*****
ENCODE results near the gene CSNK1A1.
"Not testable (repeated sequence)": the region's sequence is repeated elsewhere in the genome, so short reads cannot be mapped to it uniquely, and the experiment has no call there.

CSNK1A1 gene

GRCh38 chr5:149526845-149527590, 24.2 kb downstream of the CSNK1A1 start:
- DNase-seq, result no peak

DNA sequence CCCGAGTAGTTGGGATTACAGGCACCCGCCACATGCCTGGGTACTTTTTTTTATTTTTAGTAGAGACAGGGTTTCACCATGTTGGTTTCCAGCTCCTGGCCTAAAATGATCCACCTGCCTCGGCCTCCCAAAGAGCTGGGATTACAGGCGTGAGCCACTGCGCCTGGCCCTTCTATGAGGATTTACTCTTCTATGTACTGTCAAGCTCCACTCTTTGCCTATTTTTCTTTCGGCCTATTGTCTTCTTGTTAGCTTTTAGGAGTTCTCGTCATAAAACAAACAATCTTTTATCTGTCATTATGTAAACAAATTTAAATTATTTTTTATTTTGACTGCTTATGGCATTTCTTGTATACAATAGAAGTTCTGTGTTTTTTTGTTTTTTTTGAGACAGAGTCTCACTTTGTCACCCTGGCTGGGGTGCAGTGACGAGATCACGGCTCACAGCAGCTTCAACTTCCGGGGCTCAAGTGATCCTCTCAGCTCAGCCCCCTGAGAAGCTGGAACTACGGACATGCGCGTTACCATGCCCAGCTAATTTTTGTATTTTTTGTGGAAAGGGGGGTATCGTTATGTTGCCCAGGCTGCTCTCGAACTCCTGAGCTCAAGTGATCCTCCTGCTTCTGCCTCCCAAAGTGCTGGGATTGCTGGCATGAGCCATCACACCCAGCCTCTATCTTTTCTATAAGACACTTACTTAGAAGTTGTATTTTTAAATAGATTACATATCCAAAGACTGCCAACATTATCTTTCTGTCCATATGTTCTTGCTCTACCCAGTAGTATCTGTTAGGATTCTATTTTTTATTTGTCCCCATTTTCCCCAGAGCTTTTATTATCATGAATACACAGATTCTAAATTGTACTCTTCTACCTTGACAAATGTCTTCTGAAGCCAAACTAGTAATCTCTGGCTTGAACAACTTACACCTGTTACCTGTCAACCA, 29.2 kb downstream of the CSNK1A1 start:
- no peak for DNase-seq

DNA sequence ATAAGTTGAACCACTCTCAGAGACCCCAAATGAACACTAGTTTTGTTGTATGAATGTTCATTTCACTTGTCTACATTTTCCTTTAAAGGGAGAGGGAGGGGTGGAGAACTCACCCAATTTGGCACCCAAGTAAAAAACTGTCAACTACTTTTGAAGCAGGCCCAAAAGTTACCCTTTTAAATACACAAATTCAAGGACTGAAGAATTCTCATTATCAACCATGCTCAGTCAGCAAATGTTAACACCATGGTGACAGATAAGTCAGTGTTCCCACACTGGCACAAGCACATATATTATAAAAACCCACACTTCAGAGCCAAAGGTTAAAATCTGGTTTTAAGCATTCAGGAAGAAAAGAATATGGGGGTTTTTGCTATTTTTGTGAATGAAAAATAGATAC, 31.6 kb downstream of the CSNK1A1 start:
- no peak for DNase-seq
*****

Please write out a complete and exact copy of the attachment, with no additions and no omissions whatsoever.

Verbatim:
ENCODE results near the gene CSNK1A1.
"Not testable (repeated sequence)": the region's sequence is repeated elsewhere in the genome, so short reads cannot be mapped to it uniquely, and the experiment has no call there.

CSNK1A1 gene

GRCh38 chr5:149526845-149527590, 24.2 kb downstream of the CSNK1A1 start:
- DNase-seq, result no peak

DNA sequence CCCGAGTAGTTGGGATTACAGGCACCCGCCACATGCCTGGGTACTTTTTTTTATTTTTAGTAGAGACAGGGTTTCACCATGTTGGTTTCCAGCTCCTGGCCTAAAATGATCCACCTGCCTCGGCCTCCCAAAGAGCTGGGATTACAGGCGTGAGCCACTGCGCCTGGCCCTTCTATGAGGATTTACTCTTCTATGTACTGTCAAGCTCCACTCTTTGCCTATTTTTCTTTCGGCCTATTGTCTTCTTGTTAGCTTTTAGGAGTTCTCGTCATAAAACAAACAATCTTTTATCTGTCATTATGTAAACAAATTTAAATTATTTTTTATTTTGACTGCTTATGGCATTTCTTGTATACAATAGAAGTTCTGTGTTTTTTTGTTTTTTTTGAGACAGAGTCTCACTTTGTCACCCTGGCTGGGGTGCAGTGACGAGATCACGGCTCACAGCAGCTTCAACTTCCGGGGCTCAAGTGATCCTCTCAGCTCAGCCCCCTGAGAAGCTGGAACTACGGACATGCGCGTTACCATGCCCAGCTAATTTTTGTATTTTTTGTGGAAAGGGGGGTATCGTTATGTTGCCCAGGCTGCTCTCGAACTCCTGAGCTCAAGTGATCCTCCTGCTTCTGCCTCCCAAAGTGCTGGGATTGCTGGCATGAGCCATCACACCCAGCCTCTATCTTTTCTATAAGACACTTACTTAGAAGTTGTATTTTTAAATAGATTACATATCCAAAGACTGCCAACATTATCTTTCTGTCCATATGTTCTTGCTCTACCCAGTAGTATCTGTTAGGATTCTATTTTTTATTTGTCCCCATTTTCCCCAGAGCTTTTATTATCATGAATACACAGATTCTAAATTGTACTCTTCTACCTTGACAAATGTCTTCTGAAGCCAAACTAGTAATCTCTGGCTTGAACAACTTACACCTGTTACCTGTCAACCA, 29.2 kb downstream of the CSNK1A1 start:
- no peak for DNase-seq

DNA sequence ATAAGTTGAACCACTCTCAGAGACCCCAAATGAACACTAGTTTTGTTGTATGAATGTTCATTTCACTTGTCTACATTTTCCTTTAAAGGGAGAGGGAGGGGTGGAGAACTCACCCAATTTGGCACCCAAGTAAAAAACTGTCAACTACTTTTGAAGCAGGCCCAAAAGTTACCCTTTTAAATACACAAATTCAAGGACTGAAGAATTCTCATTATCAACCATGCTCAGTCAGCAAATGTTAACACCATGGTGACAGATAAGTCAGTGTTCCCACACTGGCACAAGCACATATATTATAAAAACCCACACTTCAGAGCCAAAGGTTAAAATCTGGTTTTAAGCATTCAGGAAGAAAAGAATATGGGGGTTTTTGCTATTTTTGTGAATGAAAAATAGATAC, 31.6 kb downstream of the CSNK1A1 start:
- no peak for DNase-seq